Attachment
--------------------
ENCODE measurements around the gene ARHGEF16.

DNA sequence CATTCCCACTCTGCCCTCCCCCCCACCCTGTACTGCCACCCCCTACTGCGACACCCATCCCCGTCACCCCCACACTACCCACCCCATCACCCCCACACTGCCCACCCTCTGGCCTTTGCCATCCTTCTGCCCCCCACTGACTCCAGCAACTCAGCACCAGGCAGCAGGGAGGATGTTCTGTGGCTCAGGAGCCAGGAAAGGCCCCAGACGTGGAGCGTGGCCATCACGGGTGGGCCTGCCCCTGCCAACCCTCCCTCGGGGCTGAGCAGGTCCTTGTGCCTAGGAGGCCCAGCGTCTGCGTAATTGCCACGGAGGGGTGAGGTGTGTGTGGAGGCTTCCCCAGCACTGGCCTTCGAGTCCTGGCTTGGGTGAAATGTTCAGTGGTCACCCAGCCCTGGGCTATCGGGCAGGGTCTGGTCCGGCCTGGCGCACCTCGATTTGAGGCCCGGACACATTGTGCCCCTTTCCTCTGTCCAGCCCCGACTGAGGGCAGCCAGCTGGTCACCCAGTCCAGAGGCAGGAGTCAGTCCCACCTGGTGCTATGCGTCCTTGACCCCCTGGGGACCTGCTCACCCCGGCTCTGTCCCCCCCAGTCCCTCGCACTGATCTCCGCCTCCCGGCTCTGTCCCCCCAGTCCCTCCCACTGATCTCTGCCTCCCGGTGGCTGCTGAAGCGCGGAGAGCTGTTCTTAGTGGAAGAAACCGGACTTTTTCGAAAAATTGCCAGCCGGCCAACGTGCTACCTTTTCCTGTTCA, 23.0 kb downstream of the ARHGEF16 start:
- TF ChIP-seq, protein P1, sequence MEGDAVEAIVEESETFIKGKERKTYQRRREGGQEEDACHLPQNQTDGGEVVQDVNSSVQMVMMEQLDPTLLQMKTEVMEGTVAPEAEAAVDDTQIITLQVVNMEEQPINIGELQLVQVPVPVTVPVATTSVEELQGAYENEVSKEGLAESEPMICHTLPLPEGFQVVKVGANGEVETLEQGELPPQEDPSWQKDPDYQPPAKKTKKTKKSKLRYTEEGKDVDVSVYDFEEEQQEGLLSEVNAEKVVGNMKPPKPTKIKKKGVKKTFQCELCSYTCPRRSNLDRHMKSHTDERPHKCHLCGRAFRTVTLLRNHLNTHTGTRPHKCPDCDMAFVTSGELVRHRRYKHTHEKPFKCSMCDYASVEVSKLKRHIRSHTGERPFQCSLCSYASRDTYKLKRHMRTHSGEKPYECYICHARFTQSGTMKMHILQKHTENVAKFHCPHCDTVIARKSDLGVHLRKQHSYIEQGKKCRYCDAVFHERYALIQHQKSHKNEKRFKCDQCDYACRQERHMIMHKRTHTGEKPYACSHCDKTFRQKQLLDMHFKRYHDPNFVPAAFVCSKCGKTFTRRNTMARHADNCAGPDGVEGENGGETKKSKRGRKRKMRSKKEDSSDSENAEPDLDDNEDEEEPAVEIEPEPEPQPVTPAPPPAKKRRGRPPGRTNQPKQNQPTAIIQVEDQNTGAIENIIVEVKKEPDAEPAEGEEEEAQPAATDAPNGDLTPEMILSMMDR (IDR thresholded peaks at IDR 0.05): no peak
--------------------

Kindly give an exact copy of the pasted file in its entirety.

ENCODE measurements around the gene ARHGEF16.

DNA sequence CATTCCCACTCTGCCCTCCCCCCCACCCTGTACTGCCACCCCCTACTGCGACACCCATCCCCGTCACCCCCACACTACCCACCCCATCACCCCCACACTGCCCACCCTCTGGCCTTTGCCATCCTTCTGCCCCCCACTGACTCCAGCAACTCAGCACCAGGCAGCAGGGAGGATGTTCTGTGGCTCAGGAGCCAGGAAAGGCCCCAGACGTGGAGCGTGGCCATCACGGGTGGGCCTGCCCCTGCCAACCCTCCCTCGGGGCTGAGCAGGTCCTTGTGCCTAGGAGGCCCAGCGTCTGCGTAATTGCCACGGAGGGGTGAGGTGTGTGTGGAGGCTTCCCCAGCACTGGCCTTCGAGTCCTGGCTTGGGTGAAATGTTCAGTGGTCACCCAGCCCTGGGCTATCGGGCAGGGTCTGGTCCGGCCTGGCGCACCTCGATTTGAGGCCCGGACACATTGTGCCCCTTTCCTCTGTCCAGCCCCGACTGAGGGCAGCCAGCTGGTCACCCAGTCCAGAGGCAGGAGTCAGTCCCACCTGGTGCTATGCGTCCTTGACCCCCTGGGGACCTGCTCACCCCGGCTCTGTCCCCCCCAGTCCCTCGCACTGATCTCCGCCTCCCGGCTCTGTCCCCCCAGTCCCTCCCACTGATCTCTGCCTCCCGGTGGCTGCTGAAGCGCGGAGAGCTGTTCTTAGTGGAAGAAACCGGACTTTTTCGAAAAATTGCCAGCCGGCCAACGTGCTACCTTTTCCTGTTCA, 23.0 kb downstream of the ARHGEF16 start:
- TF ChIP-seq, protein P1, sequence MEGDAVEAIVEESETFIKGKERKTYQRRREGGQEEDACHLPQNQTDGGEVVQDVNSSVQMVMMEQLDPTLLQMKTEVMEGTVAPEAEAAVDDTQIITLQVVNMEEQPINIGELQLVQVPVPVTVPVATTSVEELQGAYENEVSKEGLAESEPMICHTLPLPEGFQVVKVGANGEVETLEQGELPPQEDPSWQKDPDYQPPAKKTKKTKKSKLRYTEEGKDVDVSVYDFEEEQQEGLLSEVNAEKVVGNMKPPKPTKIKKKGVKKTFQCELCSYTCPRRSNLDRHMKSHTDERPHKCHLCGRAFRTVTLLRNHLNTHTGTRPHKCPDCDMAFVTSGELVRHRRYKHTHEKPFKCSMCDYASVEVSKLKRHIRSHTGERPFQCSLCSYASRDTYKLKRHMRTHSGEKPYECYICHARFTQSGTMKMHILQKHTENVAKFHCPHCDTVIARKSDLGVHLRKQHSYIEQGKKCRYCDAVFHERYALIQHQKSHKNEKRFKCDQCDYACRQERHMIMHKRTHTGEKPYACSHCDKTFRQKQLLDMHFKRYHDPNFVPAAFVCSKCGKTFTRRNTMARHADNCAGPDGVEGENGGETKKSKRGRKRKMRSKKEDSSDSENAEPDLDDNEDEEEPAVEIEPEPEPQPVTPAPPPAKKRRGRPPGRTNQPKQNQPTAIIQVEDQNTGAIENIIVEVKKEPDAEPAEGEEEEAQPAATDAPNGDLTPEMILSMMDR (IDR thresholded peaks at IDR 0.05): no peak